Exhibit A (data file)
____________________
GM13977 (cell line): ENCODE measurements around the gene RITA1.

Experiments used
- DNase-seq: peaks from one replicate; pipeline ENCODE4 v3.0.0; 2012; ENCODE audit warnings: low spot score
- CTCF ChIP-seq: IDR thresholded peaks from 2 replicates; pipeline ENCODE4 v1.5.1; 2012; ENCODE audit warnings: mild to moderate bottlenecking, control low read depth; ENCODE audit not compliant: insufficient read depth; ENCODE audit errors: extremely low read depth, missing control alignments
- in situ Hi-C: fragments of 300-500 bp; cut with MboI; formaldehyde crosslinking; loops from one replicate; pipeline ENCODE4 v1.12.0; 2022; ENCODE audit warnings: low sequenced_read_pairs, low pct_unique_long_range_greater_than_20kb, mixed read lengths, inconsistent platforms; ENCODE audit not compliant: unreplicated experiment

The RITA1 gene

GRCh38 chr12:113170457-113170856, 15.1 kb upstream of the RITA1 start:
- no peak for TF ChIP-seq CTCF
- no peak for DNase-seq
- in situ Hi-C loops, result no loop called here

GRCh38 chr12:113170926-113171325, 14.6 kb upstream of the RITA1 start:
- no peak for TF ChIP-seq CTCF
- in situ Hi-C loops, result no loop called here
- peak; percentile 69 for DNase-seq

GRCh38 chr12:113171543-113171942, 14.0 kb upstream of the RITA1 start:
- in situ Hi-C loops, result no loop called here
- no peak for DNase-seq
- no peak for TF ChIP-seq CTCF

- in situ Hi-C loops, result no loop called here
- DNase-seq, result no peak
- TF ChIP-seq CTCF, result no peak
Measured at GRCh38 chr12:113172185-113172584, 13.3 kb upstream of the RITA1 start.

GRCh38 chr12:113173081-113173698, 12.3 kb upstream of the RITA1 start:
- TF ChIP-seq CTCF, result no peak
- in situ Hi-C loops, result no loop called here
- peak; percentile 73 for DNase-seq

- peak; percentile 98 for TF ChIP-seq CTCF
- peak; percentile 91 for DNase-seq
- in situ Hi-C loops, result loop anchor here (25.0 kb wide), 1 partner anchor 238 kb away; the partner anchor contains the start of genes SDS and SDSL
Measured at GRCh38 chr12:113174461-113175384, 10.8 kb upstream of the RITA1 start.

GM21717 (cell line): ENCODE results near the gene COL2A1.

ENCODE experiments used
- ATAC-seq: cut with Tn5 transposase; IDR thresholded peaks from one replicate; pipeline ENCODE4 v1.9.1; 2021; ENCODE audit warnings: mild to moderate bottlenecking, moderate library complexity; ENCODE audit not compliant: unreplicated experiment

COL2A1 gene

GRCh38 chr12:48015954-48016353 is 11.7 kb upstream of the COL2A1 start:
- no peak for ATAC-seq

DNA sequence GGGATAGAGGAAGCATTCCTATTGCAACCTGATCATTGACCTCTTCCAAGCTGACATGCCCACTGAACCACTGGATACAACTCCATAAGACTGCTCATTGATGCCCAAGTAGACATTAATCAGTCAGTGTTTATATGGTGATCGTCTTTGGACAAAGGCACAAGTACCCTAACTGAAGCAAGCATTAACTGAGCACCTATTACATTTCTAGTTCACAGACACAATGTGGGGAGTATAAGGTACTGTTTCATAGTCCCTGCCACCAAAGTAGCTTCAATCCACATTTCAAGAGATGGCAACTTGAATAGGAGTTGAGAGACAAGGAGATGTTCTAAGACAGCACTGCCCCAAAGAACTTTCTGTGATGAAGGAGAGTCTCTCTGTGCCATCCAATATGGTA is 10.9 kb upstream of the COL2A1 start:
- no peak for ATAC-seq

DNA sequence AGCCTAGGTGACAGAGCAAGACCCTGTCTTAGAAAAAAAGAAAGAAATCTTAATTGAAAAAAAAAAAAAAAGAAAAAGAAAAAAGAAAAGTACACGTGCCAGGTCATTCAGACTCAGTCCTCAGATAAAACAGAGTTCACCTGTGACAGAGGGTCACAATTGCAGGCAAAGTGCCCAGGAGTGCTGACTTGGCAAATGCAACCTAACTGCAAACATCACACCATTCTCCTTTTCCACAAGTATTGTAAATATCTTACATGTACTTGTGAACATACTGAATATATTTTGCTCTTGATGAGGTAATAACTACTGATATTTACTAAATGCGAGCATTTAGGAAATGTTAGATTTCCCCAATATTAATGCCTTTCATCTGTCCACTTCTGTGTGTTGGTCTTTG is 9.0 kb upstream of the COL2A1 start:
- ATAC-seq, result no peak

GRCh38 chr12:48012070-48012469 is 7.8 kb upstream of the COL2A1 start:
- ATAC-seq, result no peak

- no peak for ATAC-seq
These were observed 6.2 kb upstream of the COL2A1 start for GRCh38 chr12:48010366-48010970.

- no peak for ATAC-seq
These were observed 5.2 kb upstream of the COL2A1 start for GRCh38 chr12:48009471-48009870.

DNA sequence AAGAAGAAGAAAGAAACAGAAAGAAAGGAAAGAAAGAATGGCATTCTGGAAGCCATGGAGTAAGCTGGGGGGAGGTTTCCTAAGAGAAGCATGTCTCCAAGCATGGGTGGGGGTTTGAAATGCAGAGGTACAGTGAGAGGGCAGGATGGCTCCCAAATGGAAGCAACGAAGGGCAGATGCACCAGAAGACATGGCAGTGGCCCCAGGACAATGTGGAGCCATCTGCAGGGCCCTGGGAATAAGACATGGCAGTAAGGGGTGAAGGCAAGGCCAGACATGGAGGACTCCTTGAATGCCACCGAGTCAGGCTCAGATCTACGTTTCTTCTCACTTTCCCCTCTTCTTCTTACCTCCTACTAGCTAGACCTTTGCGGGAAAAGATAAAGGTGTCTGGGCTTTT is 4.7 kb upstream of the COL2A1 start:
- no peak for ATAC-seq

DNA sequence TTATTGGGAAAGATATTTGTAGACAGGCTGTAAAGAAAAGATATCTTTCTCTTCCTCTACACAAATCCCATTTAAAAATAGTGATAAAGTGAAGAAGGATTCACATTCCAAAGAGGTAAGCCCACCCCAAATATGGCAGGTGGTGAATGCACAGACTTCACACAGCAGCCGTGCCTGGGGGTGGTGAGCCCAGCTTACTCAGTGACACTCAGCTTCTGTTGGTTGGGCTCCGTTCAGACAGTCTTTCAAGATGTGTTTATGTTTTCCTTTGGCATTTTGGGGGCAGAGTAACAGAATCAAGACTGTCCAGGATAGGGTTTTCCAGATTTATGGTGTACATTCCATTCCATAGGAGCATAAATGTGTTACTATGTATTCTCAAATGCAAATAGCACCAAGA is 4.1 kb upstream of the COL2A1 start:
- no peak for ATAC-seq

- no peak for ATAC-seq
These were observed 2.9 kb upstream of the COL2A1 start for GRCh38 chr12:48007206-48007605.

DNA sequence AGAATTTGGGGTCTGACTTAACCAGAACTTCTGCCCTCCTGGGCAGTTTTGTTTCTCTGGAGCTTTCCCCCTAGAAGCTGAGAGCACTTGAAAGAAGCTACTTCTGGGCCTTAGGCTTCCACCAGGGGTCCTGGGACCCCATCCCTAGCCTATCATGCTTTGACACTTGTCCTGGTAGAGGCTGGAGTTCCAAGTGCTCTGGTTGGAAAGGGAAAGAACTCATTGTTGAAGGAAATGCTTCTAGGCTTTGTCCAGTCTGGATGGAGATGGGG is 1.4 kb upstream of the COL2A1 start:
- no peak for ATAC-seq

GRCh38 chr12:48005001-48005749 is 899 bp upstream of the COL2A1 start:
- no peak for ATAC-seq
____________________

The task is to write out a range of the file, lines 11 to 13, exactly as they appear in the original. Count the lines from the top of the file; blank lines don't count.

GRCh38 chr12:113170926-113171325, 14.6 kb upstream of the RITA1 start:
- no peak for TF ChIP-seq CTCF
- in situ Hi-C loops, result no loop called here